Many assumptions underlie the content of this workbook. They include:
1. Spirituality is an innate, universal dimension that integrates all humans.
2. Healing is about promoting health, even if in only incremental and immeasurable amounts.
3. Healing involves attending to the health of the body, mind, and spirit. Because the body, mind, and spirit are interrelated, spiritual healing can affect physical and emotional health—and vice versa.
4. The goal of healing, ultimately, is to assist persons to experience existence more fully; to die living, rather than to live dying.
5. Living fully requires self-awareness. Self-awareness involves intellectual, emotional, and bodily awareness; these forms of self-awareness allow spiritual and God awareness—and a state of being at ease (instead of dis-ease). Self-awareness allows one to unblock distressing feelings and sort things out for oneself to surmount challenges. Many recognize self-awareness and healing as a God-given grace.
6. "Whether he is called or not, the God will be present" (quote purportedly displayed in Carl Jung's office).
7. The ability to heal reflects the degree of personal self-awareness and compassion experienced by the healer. Healers' spiritual awareness motivates them toward compassionate responses to patients.
8. Healers recognize healing results from "God's work through the relationship rather than from their own purely autonomous efforts." Consequently, healers carry no burden of responsibility for patients' healing.
The goal of this workbook, therefore, is to teach HCPs to provide responses to patients that allow patients to become intellectually, emotionally, and physically aware of their spirituality so that they can experience life more fully. Figure 1.1 illustrates this framework and identifies where in this workbook you will learn about various approaches to increasing awareness.
Think about a time when you were with a distressed patient and you found yourself asking, "What do I say?" Write the incident down here by writing word for word, as best as you can remember, what the patient said or did that prompted the question. Be sure to protect the anonymity of the patient by using a pseudonym.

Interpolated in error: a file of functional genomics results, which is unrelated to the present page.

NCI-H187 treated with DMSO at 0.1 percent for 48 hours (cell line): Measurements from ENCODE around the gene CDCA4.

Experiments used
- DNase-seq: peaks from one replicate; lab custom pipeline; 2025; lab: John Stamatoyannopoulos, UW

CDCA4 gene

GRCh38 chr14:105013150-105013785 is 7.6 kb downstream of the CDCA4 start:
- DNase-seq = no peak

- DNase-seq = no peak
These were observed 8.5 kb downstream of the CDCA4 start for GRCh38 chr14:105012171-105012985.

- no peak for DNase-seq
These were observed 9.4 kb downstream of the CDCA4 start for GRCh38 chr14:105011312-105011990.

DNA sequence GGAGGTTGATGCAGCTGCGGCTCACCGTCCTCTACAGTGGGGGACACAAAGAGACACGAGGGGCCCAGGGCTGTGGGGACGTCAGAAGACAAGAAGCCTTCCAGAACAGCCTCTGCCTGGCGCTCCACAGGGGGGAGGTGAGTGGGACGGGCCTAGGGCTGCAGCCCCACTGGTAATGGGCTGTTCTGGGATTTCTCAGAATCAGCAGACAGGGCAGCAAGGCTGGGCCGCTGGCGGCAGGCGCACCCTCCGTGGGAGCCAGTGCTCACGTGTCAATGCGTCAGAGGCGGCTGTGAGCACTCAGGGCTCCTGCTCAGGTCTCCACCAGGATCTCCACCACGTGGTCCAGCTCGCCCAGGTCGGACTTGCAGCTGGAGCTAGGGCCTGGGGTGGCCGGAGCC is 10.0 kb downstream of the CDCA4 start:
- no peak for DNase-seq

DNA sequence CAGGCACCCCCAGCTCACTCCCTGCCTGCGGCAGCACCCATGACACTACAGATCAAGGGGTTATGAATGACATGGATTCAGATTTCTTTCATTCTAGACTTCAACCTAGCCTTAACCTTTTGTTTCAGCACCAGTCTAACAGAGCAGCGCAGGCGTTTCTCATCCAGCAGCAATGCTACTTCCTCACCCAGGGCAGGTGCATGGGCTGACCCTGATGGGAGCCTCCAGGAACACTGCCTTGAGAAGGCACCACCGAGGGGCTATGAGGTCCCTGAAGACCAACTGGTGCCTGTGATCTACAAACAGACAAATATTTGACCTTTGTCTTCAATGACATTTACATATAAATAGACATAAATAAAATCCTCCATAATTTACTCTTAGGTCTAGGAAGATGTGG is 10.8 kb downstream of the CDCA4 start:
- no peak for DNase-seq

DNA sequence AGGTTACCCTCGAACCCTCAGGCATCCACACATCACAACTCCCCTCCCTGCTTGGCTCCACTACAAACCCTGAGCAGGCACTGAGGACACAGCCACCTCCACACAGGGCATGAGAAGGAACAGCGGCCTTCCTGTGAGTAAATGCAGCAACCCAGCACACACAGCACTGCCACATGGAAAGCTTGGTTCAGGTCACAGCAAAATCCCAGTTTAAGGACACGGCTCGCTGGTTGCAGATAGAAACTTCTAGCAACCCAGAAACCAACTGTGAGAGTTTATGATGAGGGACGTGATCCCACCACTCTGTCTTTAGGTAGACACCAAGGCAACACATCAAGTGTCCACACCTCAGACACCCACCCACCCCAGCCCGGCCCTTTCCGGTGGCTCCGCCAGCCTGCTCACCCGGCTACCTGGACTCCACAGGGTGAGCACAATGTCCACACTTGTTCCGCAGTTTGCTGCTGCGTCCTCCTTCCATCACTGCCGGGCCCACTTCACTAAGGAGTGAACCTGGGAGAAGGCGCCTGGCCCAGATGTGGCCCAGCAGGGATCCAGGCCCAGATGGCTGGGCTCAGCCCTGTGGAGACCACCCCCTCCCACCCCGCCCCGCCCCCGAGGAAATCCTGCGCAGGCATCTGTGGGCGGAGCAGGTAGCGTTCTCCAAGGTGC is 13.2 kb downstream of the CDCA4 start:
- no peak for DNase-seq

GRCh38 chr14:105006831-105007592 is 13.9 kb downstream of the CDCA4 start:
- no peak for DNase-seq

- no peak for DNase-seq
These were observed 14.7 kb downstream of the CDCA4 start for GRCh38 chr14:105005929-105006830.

Preparing the Healer
Only wounded health care professionals can heal. This centuries-old idea has been argued by many, for example:
One's own hurt, one's sensitive openness to the patient, gives the measure of one's power to heal
Who can save a child from a burning house without taking the risk of being hurt by the flames? Who can listen to a story of loneliness and despair without taking the risk of experiencing similar pains in his own heart and even losing his precious peace of mind? In short: "Who can take away suffering without entering it?"
Health care professionals (HCPs) cannot hear, never mind respond, to a patient's spiritual pain unless they hear and respond to their own pain. Thus, the purpose of this chapter is to help you recognize your own spiritual pains and appreciate that your pains parallel those of your patients. Valuing your woundedness is a necessary foundation for listening and responding to patients in ways that are healing.
What are my spiritual pains?
You may be thinking, "But I don't feel any spiritual pain!" Or, you may be overwhelmed by pains and be wondering how any of them could possibly help you to heal. The next two exercises are designed to help you become more aware of your spiritual pains.
This exercise is an adaptation of one that Dr. Henry Lamberton uses with medical students at Loma Linda University. Check the answers that best reflect your innermost wants and how well these desires are satisfied. Circle the wants that you think most people would check.
How similar are your responses to those you assume others would give?
Consider what might be your most unsatisfied, or most pressing, innermost desire. This could be your primary spiritual theme or need.
How does it affect your interactions with others?
How does it affect where you place your time and energy?
How would you relate to a person who has the same spiritual theme?
"Practicing soul inquiry" exposes the heart and allows one to become more spiritually selfaware. Complete at least two of the following phrases; choose ones that unsettle you the most:
What is dying in me is _______________________________________________
This death is an intrusion in my life because _______________________________________________
What I want to scream about is _______________________________________________
My faith is challenged because _______________________________________________
I weep for _______________________________________________
What I need to be unbound from is _______________________________________________
What paralyzes me, makes me indecisive is _______________________________________________